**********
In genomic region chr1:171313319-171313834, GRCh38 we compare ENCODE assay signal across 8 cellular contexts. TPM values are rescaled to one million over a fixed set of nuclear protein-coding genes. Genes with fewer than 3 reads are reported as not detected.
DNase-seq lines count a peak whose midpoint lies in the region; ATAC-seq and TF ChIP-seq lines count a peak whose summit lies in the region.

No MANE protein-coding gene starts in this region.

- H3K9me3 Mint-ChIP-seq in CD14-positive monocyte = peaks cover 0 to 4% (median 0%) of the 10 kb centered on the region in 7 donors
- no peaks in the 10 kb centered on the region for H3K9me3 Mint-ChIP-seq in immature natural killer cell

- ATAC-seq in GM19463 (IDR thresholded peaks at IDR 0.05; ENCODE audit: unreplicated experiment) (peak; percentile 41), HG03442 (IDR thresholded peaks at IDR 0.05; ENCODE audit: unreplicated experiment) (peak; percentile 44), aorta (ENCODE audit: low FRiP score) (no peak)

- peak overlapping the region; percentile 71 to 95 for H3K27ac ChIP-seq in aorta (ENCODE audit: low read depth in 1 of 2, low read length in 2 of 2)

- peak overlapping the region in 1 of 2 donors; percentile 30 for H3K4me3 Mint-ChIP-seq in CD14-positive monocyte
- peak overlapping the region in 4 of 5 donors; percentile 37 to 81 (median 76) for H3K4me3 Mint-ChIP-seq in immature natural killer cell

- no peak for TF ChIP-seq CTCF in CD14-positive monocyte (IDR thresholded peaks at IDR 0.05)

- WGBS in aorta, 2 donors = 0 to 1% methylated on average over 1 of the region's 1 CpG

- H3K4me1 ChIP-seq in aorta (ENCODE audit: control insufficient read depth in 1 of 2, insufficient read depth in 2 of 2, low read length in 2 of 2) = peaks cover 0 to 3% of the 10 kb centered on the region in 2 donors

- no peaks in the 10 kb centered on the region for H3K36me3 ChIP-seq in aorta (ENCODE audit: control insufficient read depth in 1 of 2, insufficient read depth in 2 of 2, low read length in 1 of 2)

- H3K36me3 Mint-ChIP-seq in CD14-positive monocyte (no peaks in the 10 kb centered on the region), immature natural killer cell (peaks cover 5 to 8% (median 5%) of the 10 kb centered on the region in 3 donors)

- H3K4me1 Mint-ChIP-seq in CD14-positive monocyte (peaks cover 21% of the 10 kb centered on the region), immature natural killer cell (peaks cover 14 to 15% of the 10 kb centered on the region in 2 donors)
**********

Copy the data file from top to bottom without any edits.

In genomic region chr1:171313319-171313834, GRCh38 we compare ENCODE assay signal across 8 cellular contexts. TPM values are rescaled to one million over a fixed set of nuclear protein-coding genes. Genes with fewer than 3 reads are reported as not detected.
DNase-seq lines count a peak whose midpoint lies in the region; ATAC-seq and TF ChIP-seq lines count a peak whose summit lies in the region.

No MANE protein-coding gene starts in this region.

- H3K9me3 Mint-ChIP-seq in CD14-positive monocyte = peaks cover 0 to 4% (median 0%) of the 10 kb centered on the region in 7 donors
- no peaks in the 10 kb centered on the region for H3K9me3 Mint-ChIP-seq in immature natural killer cell

- ATAC-seq in GM19463 (IDR thresholded peaks at IDR 0.05; ENCODE audit: unreplicated experiment) (peak; percentile 41), HG03442 (IDR thresholded peaks at IDR 0.05; ENCODE audit: unreplicated experiment) (peak; percentile 44), aorta (ENCODE audit: low FRiP score) (no peak)

- peak overlapping the region; percentile 71 to 95 for H3K27ac ChIP-seq in aorta (ENCODE audit: low read depth in 1 of 2, low read length in 2 of 2)

- peak overlapping the region in 1 of 2 donors; percentile 30 for H3K4me3 Mint-ChIP-seq in CD14-positive monocyte
- peak overlapping the region in 4 of 5 donors; percentile 37 to 81 (median 76) for H3K4me3 Mint-ChIP-seq in immature natural killer cell

- no peak for TF ChIP-seq CTCF in CD14-positive monocyte (IDR thresholded peaks at IDR 0.05)

- WGBS in aorta, 2 donors = 0 to 1% methylated on average over 1 of the region's 1 CpG

- H3K4me1 ChIP-seq in aorta (ENCODE audit: control insufficient read depth in 1 of 2, insufficient read depth in 2 of 2, low read length in 2 of 2) = peaks cover 0 to 3% of the 10 kb centered on the region in 2 donors

- no peaks in the 10 kb centered on the region for H3K36me3 ChIP-seq in aorta (ENCODE audit: control insufficient read depth in 1 of 2, insufficient read depth in 2 of 2, low read length in 1 of 2)

- H3K36me3 Mint-ChIP-seq in CD14-positive monocyte (no peaks in the 10 kb centered on the region), immature natural killer cell (peaks cover 5 to 8% (median 5%) of the 10 kb centered on the region in 3 donors)

- H3K4me1 Mint-ChIP-seq in CD14-positive monocyte (peaks cover 21% of the 10 kb centered on the region), immature natural killer cell (peaks cover 14 to 15% of the 10 kb centered on the region in 2 donors)